Hepatitis B is a liver disease caused by a viral infection. A specific diet for hepatitis B does not exist, but adhering to federal dietary guidelines can support a healthy liver. The goal of a healthy diet for liver disease is to prevent the progression of the disease and generate new liver cells.
Hepatitis B is a liver infection caused by the hepatitis B virus (HBV) and can be acute or chronic. Chronic hepatitis B can lead to liver failure, liver cancer, cirrhosis of the liver and kidney problems. The Mayo Clinic says symptoms of hepatitis B include abdominal and joint pain, dark urine, loss of appetite, nausea, vomiting, weakness, fatigue and jaundice. The HBV virus is spread through blood, saliva, semen and vaginal secretions; it can also be transferred from a pregnant woman to her baby.
The Hepatitis Foundation International (HFI) says good nutrition can help form new liver cells that have been damaged by HBV and prevent malnutrition that often occurs with chronic liver diseases. Individuals with hepatitis B should monitor their protein intake, because too much protein can cause hepatic encephalopathy, a condition characterized by mental confusion. Encephalopathy occurs when there is more protein available than the liver can use, which leads to a buildup of toxins that interfere with brain function. The HFI says the grams of protein a person needs on a daily basis is equal to one half of their weight in pounds.
Monitoring caloric intake with hepatitis B is important because excess calories can contribute to liver malfunction and cause fatty deposits in the liver. The HFI recommends 15 calories per pound of body weight a day and says to limit fat to less than 30 percent of calories per day because it contributes to weight gain and heart disease when consumed in excess. The HFI also says sodium (salt) should be limited because high amounts can lead to fluid retention. High-sodium foods include canned foods, cold cuts, snack foods and condiments like mayonnaise and ketchup.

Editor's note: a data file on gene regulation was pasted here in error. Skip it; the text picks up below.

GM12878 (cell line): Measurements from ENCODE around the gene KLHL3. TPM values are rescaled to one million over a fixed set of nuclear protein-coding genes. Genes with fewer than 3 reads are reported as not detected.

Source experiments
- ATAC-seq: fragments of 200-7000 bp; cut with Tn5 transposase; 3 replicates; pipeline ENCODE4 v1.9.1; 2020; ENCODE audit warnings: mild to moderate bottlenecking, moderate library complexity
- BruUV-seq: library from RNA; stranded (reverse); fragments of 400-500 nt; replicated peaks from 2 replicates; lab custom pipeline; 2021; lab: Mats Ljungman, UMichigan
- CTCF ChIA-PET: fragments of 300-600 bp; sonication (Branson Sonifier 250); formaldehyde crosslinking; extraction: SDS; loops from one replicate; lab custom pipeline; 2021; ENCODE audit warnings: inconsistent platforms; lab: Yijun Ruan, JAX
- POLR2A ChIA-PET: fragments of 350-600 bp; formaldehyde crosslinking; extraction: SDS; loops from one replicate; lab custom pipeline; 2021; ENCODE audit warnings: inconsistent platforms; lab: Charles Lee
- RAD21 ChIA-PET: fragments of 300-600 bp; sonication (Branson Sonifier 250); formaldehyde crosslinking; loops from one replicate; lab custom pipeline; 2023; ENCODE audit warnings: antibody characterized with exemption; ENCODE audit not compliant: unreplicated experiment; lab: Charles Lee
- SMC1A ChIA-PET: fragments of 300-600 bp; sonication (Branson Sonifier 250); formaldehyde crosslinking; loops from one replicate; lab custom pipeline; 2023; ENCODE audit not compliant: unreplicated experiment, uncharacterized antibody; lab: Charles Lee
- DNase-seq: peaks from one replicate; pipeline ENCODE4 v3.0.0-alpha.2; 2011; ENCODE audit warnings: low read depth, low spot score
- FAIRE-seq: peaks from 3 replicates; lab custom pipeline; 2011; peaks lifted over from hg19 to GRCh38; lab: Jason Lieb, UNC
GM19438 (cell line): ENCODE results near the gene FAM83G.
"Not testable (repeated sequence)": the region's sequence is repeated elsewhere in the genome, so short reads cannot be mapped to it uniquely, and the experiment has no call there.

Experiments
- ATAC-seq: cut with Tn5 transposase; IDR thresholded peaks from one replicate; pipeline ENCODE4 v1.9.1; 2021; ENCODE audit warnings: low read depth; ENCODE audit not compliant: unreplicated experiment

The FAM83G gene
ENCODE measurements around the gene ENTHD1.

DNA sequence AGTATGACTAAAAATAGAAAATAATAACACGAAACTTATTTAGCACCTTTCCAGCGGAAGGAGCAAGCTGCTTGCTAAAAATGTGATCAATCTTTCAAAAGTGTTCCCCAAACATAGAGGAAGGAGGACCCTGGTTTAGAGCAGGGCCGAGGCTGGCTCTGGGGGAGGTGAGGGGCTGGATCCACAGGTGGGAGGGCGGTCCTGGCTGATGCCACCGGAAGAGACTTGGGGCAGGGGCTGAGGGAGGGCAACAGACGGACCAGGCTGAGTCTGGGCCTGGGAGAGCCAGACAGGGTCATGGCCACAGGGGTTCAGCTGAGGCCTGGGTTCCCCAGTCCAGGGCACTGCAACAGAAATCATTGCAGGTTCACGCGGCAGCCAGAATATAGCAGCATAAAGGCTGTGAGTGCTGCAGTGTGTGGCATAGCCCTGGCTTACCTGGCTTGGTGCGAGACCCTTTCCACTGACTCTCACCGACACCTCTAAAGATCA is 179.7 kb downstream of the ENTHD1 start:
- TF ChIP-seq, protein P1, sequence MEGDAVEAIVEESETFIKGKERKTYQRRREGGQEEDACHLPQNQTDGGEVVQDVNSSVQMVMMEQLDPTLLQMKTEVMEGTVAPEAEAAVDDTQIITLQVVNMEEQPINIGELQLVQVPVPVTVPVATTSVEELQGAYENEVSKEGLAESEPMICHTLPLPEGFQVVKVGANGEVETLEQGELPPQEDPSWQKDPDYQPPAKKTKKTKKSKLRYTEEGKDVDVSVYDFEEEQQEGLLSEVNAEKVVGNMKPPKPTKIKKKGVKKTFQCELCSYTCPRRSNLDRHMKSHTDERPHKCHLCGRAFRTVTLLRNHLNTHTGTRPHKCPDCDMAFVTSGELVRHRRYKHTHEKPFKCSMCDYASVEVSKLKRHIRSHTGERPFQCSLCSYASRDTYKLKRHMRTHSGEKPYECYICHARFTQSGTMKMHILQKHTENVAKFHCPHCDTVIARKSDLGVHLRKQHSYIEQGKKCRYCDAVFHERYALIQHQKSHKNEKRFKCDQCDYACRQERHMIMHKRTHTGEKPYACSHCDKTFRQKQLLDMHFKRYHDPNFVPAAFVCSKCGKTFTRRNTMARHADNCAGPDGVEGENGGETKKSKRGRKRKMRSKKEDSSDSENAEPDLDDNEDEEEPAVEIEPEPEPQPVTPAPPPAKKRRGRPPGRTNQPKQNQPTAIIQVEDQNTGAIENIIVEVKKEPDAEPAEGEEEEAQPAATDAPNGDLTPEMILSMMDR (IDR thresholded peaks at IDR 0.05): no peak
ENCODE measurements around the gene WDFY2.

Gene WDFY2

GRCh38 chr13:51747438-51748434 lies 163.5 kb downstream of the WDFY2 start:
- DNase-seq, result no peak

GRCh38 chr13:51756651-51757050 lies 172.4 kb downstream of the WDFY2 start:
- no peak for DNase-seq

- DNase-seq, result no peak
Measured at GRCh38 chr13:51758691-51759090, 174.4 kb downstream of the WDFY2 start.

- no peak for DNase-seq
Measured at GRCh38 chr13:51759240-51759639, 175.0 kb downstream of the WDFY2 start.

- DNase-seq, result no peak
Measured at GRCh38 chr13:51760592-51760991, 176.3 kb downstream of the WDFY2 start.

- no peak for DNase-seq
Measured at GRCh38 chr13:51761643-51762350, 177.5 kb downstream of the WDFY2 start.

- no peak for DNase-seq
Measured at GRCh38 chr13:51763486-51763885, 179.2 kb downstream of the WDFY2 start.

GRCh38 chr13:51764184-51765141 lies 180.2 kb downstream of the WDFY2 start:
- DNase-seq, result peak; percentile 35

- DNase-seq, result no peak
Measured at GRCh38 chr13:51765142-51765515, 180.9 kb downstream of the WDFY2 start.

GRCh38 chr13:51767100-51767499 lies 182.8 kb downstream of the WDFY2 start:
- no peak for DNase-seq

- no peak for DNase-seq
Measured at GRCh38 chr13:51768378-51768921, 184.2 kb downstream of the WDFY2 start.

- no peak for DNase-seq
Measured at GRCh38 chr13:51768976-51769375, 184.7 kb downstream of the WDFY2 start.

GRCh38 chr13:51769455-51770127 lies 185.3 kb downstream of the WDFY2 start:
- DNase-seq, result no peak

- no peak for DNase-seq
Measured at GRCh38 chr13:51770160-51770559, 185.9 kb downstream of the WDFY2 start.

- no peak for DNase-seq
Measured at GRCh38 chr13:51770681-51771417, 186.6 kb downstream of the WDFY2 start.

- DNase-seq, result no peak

The University of Maryland Medical Center (UMMC) encourages eating foods that are high in antioxidants. Antioxidants protect the body from damage done by free radicals and toxins and help prevent chronic diseases. Foods that are high in antioxidants include plant foods like fruits, vegetables and whole grains.
The HFI says people living with hepatitis B should avoid or severely restrict alcohol intake because alcohol can further damage the liver and prevent healing and growth of new liver cells. Alcohol can also interfere with and cause misinterpretations of liver function tests.
According to the UMMC, supplements with antioxidant properties that may benefit the liver include vitamin C, coenzyme Q10, acetyl-L-carnitine, probiotics, N-acetyl cysteine and SAMe. The UMMC also says herbs like cordyceps, milk thistle, licorice root and reishi mushroom may improve hepatitis B. Individuals with hepatitis B should consult a physician prior to taking supplements or herbs. Supplements and herbs are not regulated by the Food and Drug Administration and may lack scientific research regarding safety or efficacy.
The UMMC says individuals who experience nausea or loss of appetite due to hepatitis B may find it helpful to eat small meals throughout the day instead of a few large meals. The HFI reminds people with hepatitis B to avoid sharing food that has been in their mouth because the HBV can be transmitted through bodily fluids like saliva.